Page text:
WILMINGTON, Del. — An expert did not offer any developed damages theory relating to International Business Machines Corp.’s (IBM) use of its website, and there were “serious methodological and reliability problems” in his assumptions, a Delaware federal judge held April 17, excluding testimony in a patent infringement lawsuit (Parallel Networks Licensing LLC v. International Business Machines Corp., No. 13-2072, D. Del., 2017 U.S. Dist. LEXIS 58394).
ASHEVILLE, N.C. — A company being sued by a North Carolina man who contends that he contracted cancer as a result of groundwater contamination for which the man says the company is liable on April 17 filed a brief in North Carolina federal court, arguing that the case should be dismissed because the plaintiffs cannot show causation (Kent Stahle v. CTS Corporation, No. 14-48, W.D. N.C.).
ALBUQUERQUE, N.M. — In a criminal case, a Drug Enforcement Agency special agent may not provide expert opinion testimony regarding drug code generally because the agent was not properly designated as an expert witness, a New Mexico federal judge ruled April 17; however, the special agent may provide lay opinion testimony “limited to his personal perceptions of the investigation and intercepted communications” (United States of America v. Fidal Abdeljawad and Ashley Watson, No. 15-cr-3394, D. N.M., 2017 U.S. Dist. LEXIS 58122).
MONTPELIER, Vt. — While a man’s convictions for drunken driving resulting in death were upheld, the Vermont Supreme Court on April 14 remanded the matter for resentencing because the trial court abused its discretion by not continuing a sentencing hearing to allow expert mitigation testimony to be presented (State of Vermont v. Christopher Sullivan, No. 2015-292, Vt. Sup., 2017 Vt. LEXIS 27).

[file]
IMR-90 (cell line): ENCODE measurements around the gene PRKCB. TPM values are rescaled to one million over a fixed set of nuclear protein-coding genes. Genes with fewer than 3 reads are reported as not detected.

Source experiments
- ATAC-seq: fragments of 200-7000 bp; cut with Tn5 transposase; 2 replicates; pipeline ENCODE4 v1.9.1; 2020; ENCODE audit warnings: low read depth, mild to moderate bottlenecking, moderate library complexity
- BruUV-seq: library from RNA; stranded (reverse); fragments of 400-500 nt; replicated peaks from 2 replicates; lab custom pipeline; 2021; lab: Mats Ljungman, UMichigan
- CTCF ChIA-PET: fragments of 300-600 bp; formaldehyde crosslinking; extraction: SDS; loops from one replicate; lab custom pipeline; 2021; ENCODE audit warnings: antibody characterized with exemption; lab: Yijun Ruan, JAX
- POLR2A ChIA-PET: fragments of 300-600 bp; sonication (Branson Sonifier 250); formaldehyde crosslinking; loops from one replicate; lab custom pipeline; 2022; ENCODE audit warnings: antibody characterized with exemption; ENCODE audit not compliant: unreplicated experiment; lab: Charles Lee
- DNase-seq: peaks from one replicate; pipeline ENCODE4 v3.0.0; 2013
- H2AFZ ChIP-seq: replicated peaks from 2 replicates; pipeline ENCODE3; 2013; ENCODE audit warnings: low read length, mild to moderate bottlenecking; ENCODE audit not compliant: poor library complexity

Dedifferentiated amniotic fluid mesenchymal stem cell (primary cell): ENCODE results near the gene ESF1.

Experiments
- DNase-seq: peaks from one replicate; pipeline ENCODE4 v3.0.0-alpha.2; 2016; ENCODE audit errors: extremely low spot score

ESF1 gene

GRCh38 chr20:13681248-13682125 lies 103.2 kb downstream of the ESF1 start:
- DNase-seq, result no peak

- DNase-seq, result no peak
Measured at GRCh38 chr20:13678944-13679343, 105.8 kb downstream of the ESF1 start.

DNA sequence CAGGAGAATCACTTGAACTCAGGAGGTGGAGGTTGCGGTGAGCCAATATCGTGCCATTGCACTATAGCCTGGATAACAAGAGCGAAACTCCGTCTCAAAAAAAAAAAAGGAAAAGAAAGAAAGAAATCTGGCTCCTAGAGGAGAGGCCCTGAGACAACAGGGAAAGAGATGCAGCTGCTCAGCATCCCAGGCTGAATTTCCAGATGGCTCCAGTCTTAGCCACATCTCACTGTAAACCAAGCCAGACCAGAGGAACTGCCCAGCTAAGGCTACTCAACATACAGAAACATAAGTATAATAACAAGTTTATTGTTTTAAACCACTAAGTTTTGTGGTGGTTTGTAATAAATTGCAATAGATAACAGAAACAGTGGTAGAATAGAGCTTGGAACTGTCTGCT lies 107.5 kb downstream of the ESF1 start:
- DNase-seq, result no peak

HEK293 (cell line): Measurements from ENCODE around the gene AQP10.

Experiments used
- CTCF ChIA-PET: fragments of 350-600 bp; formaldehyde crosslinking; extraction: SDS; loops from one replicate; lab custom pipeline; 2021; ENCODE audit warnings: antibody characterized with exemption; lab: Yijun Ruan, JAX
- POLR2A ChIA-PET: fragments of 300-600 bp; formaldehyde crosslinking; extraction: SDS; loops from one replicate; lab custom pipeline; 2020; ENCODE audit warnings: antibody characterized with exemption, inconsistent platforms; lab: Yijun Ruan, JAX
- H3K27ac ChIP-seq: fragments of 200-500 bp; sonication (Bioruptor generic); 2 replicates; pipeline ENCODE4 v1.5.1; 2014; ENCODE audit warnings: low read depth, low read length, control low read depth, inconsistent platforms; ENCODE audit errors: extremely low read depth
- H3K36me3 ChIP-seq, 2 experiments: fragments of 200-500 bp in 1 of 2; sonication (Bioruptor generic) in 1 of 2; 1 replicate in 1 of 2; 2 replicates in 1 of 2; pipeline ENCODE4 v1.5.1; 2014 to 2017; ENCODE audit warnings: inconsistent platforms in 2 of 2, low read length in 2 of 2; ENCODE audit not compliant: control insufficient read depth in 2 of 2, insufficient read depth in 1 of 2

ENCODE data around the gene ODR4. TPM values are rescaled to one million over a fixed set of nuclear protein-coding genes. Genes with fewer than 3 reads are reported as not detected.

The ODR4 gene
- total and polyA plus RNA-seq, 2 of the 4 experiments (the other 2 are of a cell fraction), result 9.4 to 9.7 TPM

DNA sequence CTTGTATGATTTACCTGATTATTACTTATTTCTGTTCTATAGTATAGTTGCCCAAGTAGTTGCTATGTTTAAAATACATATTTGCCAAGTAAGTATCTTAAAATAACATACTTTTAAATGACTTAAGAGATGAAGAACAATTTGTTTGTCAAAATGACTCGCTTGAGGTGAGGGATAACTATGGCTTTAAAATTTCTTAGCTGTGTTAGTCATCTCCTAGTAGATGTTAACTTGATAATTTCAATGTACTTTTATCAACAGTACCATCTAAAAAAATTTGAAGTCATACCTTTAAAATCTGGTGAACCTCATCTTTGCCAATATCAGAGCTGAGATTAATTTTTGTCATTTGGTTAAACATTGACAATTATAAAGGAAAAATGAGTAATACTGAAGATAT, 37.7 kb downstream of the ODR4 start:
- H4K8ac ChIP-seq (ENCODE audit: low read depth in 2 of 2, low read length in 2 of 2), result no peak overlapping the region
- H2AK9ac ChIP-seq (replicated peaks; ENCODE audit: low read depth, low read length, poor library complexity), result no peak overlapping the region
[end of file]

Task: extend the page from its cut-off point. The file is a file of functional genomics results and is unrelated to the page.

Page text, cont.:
WEST PALM BEACH, Fla. — An expert is qualified to testify regarding a rule under Financial Regulatory Authority Inc. (FINRA), a Florida federal judge ruled April 14, denying a motion to exclude filed by a securities broker-dealer (UBS Financial Services Inc. v. Bounty Gain Enterprises Inc., No. 14-81603, S.D. Fla., 2017 U.S. Dist. LEXIS 57502).
PORTLAND, Ore. — While allowing expert testimony on objective considerations of nonobviousness, an Oregon federal judge also granted in part summary judgment on April 12 to a sportswear company that certain prior art references do not anticipate utility patents relating to heat-directing elements to a garment’s innermost surface (Columbia Sportswear North America Inc. v. Seirus Innovative Accessories Inc., No. 15-00064, D. Ore., 2017 U.S. Dist. LEXIS 55714).
OKLAHOMA CITY — A federal judge in Oklahoma on March 31 ruled that the testimony of experts on which a woman was going to rely in her lawsuit against oil and gas companies for injuries she allegedly suffered from exposure to airborne benzene did not meet the standard requirements for reliability of testimony (Samantha Hall v. ConocoPhillips, et al., No. 14-0670, W.D. Okla; 2017 U.S. Dist. LEXIS 56458).
TALLAHASSEE, Fla. — Stipulations of dispositiveness are binding in appeals from conditional no contest pleas, the Florida Supreme Court ruled April 13, allowing a man to appeal the denial of his request to exclude testimony about the results of chemical field tests under Daubert v. Merrell Dow Pharmaceuticals Inc., 509 U.S. 579 (1993) (Roger Dennis Churchill Jr. v. State of Florida, No. SC16-654, Fla. Sup., 2017 Fla. LEXIS 829).
HARTFORD, Conn. — Although a trial court improperly allowed a police officer to present certain testimony regarding cellphone records and maps without qualifying him as an expert, the Connecticut Supreme Court ruled April 11 that the error was harmless and, thus, affirmed a man’s conviction for home invasion, robbery, larceny and assault of an elderly person (State of Connecticut v. Eugene Edwards Jr., No. SC 19735, Conn. Sup., 2017 Conn. LEXIS 80).
TRENTON, N.J. — In a putative class action against Volvo Cars of North America LLC for defects in sunroofs, a New Jersey federal judge on April 3 refused to dismiss three experts’ opinions with regard to issues of damages and the cause of the damages (Joanne Neale, et al. v. Volvo Cars of North America LLC, et al., No. 10-4407, D. N.J., 2017 U.S. Dist. LEXIS 50259).